"My partner, Pfc. Todd Allen, and I were driving and ran over a land mine," Wilson recalled. "Some shrapnel hit the side of his Kevlar helmet. I don't know if he ever even got a Purple Heart or not, but ultimately we came out OK. I said, 'Thank you Lord,' when I realized I was unhurt."

    The hot activity continued when around the second or third day, the sky suddenly turned black, Wilson said, his excitement mounting as he recalled what he felt when he realized it was a fleet of coalition fighter jets.

    "I just remember being like, 'YEAH, that's us!'" he said.

    He spent four months on the road that wasn't a road, sleeping in the trucks and using them as shelter during the rainy season. They took turns standing guard and staying dry. Wilson spent his 21st birthday in the desert, in the rain. There was no fanfare, just the camaraderie of being in the same situation as everyone else around him.

    Finally, in May 1991, Gen. Norman Schwarzkopf called a cease fire, and the platoon sergeant said, "Well fellas, we're probably getting out of here eventually."

    Their Pan Am flight home played Lee Greenwood on the plane, and everyone was bawling.

    Wilson got out of the Army the next year, not wanting to repeat his deployment experience. He took advantage of the "early out" program that was part of the post-war drawdowns. But after a six-year break in service, he wanted to put on the uniform again and he re-joined, this time in the Army Reserve as military police.

    "Almost as soon as I re-joined, they sent me to Guantanamo Bay for 18 months," Wilson recalled. It was 2002 and he had just taken a new job with FedEx, who easily let him take the active orders and promised him they'd hold his job for when he returned.

    "That's one reason I love working for FedEx," he said. "They are so patriotic; they are great supporters of the military."

    Although he loved his job as an MP, an Air Force Reserve recruiter convinced him to cross into the blue and, in 2004, he became U.S. Air Force Staff Sgt. Wilson, trading his physically demanding job for a mentally demanding job as a knowledge management specialist. When FedEx transferred him to Tucson in 2010, he found the 943rd Rescue Group, where he is now a first sergeant.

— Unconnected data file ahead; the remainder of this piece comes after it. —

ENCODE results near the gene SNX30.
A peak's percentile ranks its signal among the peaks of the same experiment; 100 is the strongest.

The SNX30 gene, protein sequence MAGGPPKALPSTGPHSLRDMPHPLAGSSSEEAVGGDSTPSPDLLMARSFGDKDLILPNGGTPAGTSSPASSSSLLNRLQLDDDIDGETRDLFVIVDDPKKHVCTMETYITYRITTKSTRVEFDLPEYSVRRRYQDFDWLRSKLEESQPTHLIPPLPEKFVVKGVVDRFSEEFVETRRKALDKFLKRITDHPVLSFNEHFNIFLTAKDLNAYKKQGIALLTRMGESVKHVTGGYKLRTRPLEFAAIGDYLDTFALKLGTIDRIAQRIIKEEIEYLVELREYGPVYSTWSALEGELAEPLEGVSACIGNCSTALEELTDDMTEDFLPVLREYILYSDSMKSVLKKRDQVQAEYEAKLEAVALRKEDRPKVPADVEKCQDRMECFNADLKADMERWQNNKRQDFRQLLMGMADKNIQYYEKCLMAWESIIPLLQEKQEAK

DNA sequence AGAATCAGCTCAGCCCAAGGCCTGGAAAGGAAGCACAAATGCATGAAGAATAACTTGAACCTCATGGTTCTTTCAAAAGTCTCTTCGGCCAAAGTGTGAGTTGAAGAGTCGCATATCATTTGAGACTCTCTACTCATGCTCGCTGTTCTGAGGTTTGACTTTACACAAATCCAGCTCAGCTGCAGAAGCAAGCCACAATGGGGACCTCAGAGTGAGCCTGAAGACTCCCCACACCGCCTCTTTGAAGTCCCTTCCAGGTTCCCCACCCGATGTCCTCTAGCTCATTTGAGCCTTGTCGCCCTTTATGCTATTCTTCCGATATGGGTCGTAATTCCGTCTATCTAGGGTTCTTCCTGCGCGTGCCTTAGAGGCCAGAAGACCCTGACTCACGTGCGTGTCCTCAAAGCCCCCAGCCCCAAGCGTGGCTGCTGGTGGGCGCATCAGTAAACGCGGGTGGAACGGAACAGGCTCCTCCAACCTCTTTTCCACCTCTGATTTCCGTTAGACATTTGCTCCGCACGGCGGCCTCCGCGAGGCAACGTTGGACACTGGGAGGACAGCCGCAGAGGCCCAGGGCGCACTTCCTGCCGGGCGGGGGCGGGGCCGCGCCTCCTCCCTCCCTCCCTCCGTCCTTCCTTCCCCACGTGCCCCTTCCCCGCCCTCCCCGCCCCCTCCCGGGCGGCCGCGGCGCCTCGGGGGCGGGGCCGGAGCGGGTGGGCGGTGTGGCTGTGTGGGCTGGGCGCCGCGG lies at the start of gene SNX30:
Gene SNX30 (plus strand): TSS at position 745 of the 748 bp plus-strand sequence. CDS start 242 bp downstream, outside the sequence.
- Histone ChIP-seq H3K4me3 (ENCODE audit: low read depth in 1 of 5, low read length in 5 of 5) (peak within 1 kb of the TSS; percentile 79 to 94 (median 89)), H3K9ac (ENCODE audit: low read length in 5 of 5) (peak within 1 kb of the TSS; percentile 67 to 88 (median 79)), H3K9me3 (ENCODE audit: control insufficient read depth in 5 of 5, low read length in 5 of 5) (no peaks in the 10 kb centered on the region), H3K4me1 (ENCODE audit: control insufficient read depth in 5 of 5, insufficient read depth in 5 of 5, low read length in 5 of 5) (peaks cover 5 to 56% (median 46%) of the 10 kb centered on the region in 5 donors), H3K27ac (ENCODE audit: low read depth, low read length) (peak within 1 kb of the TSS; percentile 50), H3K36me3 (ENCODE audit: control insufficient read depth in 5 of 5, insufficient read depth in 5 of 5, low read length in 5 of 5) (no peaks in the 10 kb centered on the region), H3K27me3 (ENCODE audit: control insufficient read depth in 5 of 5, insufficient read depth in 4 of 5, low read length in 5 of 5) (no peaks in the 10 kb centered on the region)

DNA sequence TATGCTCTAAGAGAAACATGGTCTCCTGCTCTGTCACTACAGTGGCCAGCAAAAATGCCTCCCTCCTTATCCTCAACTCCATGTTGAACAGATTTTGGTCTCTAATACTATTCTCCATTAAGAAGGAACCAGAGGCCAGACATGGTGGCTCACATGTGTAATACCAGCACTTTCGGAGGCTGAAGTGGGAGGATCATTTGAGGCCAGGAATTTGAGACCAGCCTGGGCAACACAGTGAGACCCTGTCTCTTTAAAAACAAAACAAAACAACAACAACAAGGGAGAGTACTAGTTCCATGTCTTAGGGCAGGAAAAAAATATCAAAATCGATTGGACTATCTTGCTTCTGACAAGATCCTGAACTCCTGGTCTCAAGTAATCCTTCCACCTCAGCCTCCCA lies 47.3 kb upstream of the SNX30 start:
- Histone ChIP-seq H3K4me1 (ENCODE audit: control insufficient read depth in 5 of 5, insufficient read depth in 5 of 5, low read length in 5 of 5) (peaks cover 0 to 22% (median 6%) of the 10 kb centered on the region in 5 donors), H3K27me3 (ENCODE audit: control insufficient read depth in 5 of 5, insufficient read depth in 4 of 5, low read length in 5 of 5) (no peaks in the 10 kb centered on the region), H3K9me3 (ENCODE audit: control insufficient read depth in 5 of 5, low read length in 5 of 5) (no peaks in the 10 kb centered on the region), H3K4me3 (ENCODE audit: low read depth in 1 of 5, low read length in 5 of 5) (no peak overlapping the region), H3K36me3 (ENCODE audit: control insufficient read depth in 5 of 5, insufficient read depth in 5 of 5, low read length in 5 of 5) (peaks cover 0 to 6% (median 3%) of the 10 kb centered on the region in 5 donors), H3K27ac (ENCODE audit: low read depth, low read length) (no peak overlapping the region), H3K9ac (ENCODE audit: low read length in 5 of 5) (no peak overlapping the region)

Ironically, Wilson went from driving a truck for the Army to driving a truck for FedEx; and, although he left the Army because he didn't want to deploy again at the time, he's now part of a highly-deployable rescue unit and wants to deploy with them if he can. He re-enlisted for six years on Jan. 16, on the very anniversary of the start of Operation Desert Storm.

    "I love this unit, and I love being a first sergeant," he said. "I plan to stay until they kick me out. Nowhere else can you find this much patriotism, pride and love for what you do."

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    NEWS INFO

    Date Taken: 01.16.2016
    Date Posted: 01.20.2016 16:58
    Story ID: 186647
    Location: DAVIS-MONTHAN AIR FORCE BASE, AZ, US 
    Hometown: JUNCTION CITY, KS, US

    Web Views: 587
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    From infantry to rescue: AF Reserve 1st sergeant recalls Op Desert Storm as a Soldier